0996b43f80204ef0.jpg enlarge_icon.gifenlarge_tooltip.gif

    Fig. Remove the (A) coolant thermostat and the (B) O-ring seal


To install:

NOTE Thermostat must be installed as illustrated.
  1. Use a new (A) O-ring seal to position the (B) coolant thermostat in the (C) upper intake manifold.

    0996b43f80204ef1.jpg enlarge_icon.gifenlarge_tooltip.gif

    Fig. Use a new (A) O-ring seal to position the (B) coolant thermostat in the (C) upper intake manifold

  2. Install the coolant outlet connection, as follows:
    1. Position the coolant outlet connection on the upper intake manifold.
    2. Install the bolts and tighten to 15-22 ft. lbs. (20-30 Nm).

  3. Connect the upper radiator hose.
  4. Fill the cooling system.

  1. Before servicing the vehicle, refer to the precautions section.
  2. Partially drain the cooling system to a level below the thermostat.
  3. Disconnect the upper radiator hose.
  4. Remove the coolant outlet connection, as follows:
    1. Remove the bolts.
    2. Remove the coolant outlet connection.

  5. Remove the (A) coolant thermostat and the (B) O-ring seal.
  6. Discard the (B) O-ring seal.

    0996b43f80204ef0.jpg enlarge_icon.gifenlarge_tooltip.gif

    Fig. Remove the (A) coolant thermostat and the (B) O-ring seal


To install:

NOTE Thermostat must be installed as illustrated.
  1. Use a new (A) O-ring seal to position the (B) coolant thermostat in the (C) upper intake manifold.

    0996b43f80204ef1.jpg enlarge_icon.gifenlarge_tooltip.gif

    Fig. Use a new (A) O-ring seal to position the (B) coolant thermostat in the (C) upper intake manifold

  2. Install the coolant outlet connection, as follows:
    1. Position the coolant outlet connection on the upper intake manifold.
    2. Install the bolts and tighten to 15-22 ft. lbs. (20-30 Nm).

  3. Connect the upper radiator hose.
  4. Fill the cooling system.


5.4L DOHC Engine

  1. Partially drain the engine cooling system to a level below the thermostat.
  2. Disconnect the upper radiator hose, the heater water inlet hose and the heated PCV inlet hose from the water outlet adapter.

    0996b43f80204ea5.jpg enlarge_icon.gifenlarge_tooltip.gif

    Fig. Disconnect the upper radiator hose, the heater water inlet hose and the heated PCV inlet hose from the water outlet adapter

  3. Remove the water hose connection and thermostat.
  4. Installation is the reverse of the removal procedure. Tighten the mounting bolt to 18 ft. lbs. (25 Nm).

    0996b43f80204ea4.jpg enlarge_icon.gifenlarge_tooltip.gif

    Fig. Exploded view of the thermostat-5.4L DOHC engine

Aug 13, 2012 | 2004 Lincoln Aviator

1 Answer

Ac will not cool. oil splatter inside hood . do I need another compressor?


If the oil splatter is all around the compresser clutch and not in other places, then yes you probably need a new compressor. Usually the front seal in the compressors go out and you'll see oil and dirt buildup on the compressor clutch face.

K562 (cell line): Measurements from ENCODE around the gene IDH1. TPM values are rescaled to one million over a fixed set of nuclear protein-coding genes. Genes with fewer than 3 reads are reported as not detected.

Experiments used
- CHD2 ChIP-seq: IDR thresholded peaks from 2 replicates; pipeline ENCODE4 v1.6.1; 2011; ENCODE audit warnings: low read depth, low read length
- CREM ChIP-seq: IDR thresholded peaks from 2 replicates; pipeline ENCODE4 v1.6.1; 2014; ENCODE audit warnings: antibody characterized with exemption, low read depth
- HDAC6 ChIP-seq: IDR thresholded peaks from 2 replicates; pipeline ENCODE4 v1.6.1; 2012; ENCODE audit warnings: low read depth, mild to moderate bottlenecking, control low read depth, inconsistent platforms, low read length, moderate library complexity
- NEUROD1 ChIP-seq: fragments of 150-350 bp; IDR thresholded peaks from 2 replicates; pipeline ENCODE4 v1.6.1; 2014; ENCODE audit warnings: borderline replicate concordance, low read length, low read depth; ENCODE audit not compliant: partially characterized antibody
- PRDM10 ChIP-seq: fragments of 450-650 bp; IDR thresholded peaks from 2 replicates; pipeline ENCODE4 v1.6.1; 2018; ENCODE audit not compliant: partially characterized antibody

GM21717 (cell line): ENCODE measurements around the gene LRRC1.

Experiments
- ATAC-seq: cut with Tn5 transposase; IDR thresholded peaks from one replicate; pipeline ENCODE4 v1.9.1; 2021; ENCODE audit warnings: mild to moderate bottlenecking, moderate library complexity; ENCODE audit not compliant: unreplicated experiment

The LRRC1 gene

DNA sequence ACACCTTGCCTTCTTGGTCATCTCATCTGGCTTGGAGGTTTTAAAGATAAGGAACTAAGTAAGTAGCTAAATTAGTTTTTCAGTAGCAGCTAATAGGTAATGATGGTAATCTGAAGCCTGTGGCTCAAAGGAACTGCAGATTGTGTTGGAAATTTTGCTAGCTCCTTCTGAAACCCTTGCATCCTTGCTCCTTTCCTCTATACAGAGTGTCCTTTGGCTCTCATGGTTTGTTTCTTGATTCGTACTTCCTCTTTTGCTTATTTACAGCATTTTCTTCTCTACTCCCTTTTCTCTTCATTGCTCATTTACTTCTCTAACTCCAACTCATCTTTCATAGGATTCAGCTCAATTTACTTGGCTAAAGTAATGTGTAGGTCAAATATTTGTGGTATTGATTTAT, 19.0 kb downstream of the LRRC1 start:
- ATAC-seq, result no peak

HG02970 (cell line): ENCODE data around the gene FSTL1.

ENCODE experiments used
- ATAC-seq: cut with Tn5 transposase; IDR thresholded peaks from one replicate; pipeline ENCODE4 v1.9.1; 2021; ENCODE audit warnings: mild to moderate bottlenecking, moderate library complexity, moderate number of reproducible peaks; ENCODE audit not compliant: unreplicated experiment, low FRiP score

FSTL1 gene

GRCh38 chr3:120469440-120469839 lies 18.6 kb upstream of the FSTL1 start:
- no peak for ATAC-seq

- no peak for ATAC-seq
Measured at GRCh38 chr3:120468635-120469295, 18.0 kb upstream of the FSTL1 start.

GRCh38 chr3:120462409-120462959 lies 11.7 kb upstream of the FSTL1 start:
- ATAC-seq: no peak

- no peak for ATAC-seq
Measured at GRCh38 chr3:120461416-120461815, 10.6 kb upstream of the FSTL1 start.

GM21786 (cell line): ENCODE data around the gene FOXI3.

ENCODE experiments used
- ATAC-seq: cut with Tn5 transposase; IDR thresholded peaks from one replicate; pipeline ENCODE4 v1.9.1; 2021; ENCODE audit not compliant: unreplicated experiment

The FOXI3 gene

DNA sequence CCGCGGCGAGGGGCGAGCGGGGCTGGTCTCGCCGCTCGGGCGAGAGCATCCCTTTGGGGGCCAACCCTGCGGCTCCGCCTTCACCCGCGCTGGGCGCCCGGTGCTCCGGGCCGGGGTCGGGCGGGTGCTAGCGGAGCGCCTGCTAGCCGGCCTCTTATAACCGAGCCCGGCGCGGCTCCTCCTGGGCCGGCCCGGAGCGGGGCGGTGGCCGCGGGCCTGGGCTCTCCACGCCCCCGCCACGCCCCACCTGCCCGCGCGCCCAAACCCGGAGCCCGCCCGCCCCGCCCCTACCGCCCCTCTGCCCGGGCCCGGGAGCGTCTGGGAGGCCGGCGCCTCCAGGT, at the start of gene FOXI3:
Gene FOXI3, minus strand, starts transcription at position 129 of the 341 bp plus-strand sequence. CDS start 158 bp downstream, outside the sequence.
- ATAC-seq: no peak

It is possible that the lip seal being replaced could fix the problem, but more times than not, the seal is wore out due to something wrong in the compressor. You'll probably be money ahead to replace the compressor unless you know the bearings are good and the compressor shaft has no side to side movement.

If the oil buildup is elsewhere than the front of the compressor, it could be a bad hose or o-ring. In that case, you may not need to replace the compressor.

Mar 30, 2010 | 1998 Buick Regal

1 Answer

Evaporative emmission control system large leak detected


that can be something as simple as a bad or loose gas cap ... the cap must seal in order to develop a slight vacuum in the tank thats is used by the emmission control system. less likely but possible is damage to the several hoses that go from the tank to the evaporation control system in the engine compartment..
check your gas cap for damaged or missing rubber seal .. or just replace it ... clean the filler tube if needed so that the gas cap will seal properly .. check the flex hose (if any) from the filler nozzle to the tank ...

Dec 23, 2009 | 1999 Audi A4

1 Answer

After rain when lifting tailgate water drips out


inspect the rubbers around the rear lift gate closely by running you finger down the rubber seal, use clear silicone if need to if the seal any part of the seal if is not seated properly or broken, this will be temporary fix. correct fix will need the new rubber seal. have someone sit in the back in the rear near the liftgate, take a water hose and hose down the rear and see where the leak is comming from. hope that help some

Sep 30, 2009 | 2002 Subaru Outback

Not finding what you are looking for?
1995 Jeep Cherokee Logo

Related Topics:

37 people viewed this question

Ask a Question

Usually answered in minutes!

Top Jeep Experts

Marvin
Marvin

Level 3 Expert

85239 Answers

Colin Stickland
Colin Stickland

Level 3 Expert

22485 Answers

Jeffrey Turcotte
Jeffrey Turcotte

Level 3 Expert

8984 Answers

Are you a Jeep Expert? Answer questions, earn points and help others

Answer questions

Manuals & User Guides

Loading...